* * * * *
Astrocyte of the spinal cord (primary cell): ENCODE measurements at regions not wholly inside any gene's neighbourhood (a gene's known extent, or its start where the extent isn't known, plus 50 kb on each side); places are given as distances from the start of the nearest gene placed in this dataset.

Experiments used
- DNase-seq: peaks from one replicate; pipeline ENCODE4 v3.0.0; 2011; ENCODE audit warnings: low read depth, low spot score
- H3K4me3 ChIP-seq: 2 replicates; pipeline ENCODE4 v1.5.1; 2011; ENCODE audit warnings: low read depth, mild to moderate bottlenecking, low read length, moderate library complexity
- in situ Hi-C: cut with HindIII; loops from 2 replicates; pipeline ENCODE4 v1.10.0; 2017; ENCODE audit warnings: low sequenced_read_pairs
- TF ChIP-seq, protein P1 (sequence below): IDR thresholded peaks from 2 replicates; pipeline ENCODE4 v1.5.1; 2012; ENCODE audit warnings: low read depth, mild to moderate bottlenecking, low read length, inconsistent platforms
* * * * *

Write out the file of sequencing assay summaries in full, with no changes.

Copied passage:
Astrocyte of the spinal cord (primary cell): ENCODE measurements at regions not wholly inside any gene's neighbourhood (a gene's known extent, or its start where the extent isn't known, plus 50 kb on each side); places are given as distances from the start of the nearest gene placed in this dataset.

Experiments used
- DNase-seq: peaks from one replicate; pipeline ENCODE4 v3.0.0; 2011; ENCODE audit warnings: low read depth, low spot score
- H3K4me3 ChIP-seq: 2 replicates; pipeline ENCODE4 v1.5.1; 2011; ENCODE audit warnings: low read depth, mild to moderate bottlenecking, low read length, moderate library complexity
- in situ Hi-C: cut with HindIII; loops from 2 replicates; pipeline ENCODE4 v1.10.0; 2017; ENCODE audit warnings: low sequenced_read_pairs
- TF ChIP-seq, protein P1 (sequence below): IDR thresholded peaks from 2 replicates; pipeline ENCODE4 v1.5.1; 2012; ENCODE audit warnings: low read depth, mild to moderate bottlenecking, low read length, inconsistent platforms